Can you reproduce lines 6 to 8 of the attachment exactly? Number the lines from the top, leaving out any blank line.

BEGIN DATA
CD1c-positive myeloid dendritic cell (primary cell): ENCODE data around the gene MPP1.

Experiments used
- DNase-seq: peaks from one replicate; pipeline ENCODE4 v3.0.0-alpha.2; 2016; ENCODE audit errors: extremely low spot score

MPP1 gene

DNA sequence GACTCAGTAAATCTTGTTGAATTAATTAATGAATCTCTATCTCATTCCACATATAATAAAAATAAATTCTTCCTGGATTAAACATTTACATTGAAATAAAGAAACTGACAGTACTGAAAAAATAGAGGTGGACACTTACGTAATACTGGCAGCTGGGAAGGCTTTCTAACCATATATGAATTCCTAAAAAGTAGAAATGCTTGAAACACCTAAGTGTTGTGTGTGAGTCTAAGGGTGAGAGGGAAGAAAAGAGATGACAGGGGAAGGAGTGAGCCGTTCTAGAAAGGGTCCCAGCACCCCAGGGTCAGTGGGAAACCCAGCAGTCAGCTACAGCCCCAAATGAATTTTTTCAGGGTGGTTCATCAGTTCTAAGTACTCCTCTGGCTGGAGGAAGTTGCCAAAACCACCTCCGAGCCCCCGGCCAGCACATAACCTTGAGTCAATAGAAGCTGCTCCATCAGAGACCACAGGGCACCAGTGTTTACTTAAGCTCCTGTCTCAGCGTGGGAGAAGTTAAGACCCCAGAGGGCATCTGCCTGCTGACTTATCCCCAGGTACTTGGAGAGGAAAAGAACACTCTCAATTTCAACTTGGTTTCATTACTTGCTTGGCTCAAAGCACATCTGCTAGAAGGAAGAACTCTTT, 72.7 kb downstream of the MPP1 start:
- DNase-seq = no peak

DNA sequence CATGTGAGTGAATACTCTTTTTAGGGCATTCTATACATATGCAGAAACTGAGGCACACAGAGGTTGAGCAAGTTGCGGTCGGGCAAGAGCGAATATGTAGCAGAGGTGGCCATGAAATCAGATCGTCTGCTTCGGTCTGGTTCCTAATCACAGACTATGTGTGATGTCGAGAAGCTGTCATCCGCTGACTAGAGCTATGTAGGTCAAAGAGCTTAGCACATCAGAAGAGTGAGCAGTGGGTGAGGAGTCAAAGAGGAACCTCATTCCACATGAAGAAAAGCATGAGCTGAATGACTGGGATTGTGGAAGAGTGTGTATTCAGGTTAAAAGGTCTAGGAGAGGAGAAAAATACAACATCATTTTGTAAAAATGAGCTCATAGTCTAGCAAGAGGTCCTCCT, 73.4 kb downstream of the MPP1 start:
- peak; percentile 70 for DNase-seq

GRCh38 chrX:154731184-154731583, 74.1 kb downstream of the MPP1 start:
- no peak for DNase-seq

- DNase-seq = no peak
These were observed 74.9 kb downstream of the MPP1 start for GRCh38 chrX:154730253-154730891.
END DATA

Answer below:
- DNase-seq = no peak

DNA sequence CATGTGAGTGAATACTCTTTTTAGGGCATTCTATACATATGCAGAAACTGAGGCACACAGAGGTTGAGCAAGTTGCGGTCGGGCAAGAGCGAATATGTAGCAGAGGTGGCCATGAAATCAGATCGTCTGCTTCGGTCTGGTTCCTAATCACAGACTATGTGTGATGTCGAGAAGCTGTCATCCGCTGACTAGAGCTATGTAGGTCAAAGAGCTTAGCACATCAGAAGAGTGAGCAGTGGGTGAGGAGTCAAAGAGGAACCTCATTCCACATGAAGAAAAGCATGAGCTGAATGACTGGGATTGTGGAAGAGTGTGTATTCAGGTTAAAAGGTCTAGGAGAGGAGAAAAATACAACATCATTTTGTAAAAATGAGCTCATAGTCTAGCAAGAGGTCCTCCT, 73.4 kb downstream of the MPP1 start:
- peak; percentile 70 for DNase-seq